Jessica Micallef wins Association for Computing Machinery Fellowship

  • Nov 14, 2017
  • computation, Physics, Students, Felowships
  • Homepage News, Faculty & Staff, Research, Students, CMSE, Physics & Astronomy

Jessica Micallef

Jessica Micallef

Jessica Micallef, a Michigan State University physics and computational science doctoral student, is the recipient of the 2017 Association for Computing Machinery Special Interest Group on High Performance Computing (ACM SIGHPC)/Intel Computational and Data Science Fellowship.

The highly competitive fellowship provides $15,000 a year for up to five years to support graduate research in computational and data science. Micallef was one of 12 students from universities around the world recognized for her excellence in computational science and her potential to serve as a leader and role model for other students of diverse backgrounds in the field.

“The award is exciting because it’s a computation award, and I have done my primary academic work as a physics student,” Micallef said. “Its’s now an opportunity to network and connect with people in the High Performance Computing (HPC) community and industry.

“I am mostly self-taught in programming, so I feel a little displaced when I go into computational classes,” she continued. “The ACM award is a confidence booster and will make it possible to pour all my time into making sure I have everything I need to do my research and studies as a graduate student at MSU.”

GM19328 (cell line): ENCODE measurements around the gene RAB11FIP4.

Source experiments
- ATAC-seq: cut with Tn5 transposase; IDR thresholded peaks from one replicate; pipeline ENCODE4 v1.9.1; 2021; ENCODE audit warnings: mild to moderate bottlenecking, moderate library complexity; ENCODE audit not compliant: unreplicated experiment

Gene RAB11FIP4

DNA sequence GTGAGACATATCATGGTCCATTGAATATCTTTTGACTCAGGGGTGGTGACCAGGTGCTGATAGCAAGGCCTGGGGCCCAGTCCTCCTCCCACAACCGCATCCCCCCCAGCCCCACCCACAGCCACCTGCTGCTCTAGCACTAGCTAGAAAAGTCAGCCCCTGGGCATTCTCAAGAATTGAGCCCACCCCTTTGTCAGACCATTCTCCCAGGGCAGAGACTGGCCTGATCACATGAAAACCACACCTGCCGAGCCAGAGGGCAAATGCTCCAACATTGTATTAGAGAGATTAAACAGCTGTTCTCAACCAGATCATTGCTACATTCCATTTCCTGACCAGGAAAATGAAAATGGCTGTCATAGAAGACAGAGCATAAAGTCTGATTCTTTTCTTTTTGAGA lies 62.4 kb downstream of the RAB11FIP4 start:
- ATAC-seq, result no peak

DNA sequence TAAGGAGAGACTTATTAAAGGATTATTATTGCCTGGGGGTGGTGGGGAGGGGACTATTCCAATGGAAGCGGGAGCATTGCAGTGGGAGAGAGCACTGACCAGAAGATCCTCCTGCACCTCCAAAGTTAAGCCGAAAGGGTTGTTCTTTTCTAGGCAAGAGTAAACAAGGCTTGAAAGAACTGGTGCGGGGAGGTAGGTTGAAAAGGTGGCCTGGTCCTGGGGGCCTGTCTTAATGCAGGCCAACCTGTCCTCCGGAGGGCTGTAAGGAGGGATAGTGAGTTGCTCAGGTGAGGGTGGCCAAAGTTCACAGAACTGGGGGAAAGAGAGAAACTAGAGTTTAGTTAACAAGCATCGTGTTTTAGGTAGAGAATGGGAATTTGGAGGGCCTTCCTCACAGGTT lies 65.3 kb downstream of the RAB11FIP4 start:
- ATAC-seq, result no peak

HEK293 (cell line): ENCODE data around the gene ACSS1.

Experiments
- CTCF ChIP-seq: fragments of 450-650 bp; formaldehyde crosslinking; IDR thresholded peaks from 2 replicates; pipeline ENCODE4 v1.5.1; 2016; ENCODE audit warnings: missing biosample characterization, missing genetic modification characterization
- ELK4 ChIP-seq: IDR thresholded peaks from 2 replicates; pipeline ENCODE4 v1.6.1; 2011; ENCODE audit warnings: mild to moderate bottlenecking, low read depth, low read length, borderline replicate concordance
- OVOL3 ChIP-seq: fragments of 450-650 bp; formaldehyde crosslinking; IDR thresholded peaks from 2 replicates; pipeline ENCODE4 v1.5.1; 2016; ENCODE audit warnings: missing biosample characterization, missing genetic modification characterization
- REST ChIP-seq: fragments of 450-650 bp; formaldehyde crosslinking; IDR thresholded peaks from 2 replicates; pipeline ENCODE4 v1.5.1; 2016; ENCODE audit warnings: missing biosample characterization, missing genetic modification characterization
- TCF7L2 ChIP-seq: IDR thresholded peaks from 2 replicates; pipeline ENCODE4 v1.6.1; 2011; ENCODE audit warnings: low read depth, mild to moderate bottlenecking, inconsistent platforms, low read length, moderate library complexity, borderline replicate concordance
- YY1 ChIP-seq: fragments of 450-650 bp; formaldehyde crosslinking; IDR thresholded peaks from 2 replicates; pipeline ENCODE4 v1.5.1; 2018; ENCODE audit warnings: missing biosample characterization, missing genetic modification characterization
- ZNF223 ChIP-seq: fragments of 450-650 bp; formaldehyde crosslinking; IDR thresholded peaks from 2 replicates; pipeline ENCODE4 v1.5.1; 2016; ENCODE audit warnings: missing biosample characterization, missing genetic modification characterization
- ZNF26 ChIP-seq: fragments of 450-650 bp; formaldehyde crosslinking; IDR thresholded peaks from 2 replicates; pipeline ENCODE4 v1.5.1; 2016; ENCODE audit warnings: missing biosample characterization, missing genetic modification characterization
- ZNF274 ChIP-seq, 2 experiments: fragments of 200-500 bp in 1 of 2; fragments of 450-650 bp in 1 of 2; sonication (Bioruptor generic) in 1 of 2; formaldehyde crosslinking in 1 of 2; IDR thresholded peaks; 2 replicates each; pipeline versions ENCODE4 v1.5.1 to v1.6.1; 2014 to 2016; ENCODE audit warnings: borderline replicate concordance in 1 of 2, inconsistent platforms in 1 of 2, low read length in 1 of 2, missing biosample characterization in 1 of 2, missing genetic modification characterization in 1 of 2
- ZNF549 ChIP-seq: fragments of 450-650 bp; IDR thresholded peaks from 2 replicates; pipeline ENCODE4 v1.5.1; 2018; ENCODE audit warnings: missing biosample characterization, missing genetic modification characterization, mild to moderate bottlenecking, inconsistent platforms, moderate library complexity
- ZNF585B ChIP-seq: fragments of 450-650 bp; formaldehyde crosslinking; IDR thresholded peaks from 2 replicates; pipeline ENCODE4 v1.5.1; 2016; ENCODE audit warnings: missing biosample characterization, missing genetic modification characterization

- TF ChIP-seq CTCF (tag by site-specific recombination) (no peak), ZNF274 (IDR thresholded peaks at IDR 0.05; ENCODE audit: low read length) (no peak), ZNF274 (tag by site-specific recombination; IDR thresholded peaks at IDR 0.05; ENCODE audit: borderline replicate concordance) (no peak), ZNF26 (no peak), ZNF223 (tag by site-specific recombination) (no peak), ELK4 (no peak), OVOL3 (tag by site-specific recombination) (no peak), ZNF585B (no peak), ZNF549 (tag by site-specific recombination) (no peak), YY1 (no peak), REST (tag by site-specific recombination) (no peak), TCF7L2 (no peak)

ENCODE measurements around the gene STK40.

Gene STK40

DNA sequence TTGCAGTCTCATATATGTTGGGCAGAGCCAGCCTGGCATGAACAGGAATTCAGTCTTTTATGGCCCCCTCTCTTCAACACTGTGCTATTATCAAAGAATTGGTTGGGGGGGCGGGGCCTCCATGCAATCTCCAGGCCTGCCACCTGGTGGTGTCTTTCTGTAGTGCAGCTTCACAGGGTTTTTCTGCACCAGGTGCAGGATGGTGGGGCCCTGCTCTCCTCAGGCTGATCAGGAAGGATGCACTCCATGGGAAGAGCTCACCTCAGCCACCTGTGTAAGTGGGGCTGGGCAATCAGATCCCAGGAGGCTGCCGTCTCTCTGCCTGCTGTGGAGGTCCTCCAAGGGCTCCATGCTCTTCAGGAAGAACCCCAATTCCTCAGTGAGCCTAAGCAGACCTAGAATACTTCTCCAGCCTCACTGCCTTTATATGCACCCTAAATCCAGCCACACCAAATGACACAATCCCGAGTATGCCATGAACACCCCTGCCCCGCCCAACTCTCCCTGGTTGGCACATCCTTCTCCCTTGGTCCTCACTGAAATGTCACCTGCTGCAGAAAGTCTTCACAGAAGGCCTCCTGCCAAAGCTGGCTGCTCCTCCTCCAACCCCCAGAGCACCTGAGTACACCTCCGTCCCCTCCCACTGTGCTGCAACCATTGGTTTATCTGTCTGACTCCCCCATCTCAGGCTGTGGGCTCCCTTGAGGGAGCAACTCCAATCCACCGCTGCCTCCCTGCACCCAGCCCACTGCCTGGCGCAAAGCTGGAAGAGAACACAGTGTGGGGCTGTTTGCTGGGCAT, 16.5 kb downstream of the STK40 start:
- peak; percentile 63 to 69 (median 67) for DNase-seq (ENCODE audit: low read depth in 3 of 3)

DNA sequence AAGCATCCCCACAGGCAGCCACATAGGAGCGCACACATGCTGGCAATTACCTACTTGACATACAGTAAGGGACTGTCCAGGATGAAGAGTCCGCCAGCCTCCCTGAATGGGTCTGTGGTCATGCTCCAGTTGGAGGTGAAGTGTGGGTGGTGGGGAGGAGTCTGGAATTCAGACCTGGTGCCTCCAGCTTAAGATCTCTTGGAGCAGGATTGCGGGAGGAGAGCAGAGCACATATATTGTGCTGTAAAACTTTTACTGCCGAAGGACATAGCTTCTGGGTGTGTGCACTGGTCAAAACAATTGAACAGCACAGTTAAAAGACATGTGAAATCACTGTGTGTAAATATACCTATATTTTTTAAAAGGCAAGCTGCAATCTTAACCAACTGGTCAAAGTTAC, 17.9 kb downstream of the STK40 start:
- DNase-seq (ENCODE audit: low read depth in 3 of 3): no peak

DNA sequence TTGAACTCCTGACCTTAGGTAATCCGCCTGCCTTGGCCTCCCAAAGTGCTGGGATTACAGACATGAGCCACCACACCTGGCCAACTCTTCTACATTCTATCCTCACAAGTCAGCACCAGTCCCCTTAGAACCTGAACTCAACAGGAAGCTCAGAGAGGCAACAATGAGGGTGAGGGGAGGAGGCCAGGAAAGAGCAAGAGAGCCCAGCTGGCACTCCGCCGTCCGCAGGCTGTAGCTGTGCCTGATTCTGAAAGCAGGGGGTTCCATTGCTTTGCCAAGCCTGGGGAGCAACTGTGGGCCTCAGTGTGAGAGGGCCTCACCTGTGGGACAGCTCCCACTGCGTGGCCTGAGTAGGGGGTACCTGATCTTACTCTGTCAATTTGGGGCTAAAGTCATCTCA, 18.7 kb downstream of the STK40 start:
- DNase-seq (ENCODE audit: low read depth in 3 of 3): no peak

Micallef’s ACM SIGHPC/Intel fellowship will support her doctoral research focusing on nearly massless fundamental particles of the universe called neutrinos. These “ghost particles” carry important information about some of the most powerful astrophysical events in the universe such as galactic supernovae and extragalactic black holes.

Micallef is studying these neutrinos using a particle detector at the South Pole made of a cubic kilometer of ice—the IceCube Neutrino Observatory. As neutrinos travel through space, they undergo very strong quantum oscillations scientists describe as “flavor” oscillations. Scientists are still working to understand why neutrinos oscillate more than other fundamental particles. Using computational data analysis, Micallef will measure and model the neutrinos’ flavor changes as they pass through earth to arrive at the massive particle detector.

“I was delighted to hear that Jessie received this fellowship,” said Tyce DeYoung, associate professor in the Department of Physics and Astronomy in the MSU College of Natural Science and Micallef’s mentor. “She is a very promising student who is already making important contributions to our project, the IceCube Neutrino Observatory, and it’s wonderful that she received this recognition.  I’m really looking forward to working with her as she pursues her Ph.D. in physics and computational science.

“Jessie is doing a lot of work with undergraduates by volunteering to create software tutorials that help them with programming and data analysis and is also involved in our Women and Minorities in the Physical Sciences (WaMPS) program,” DeYoung added.

Micallef will receive recognition for her leadership and research at the International Conference for High Performance Computing, Networking, Storage and Analysis being held this week in Denver, Colo.

Photo courtesy of Ice Cube.

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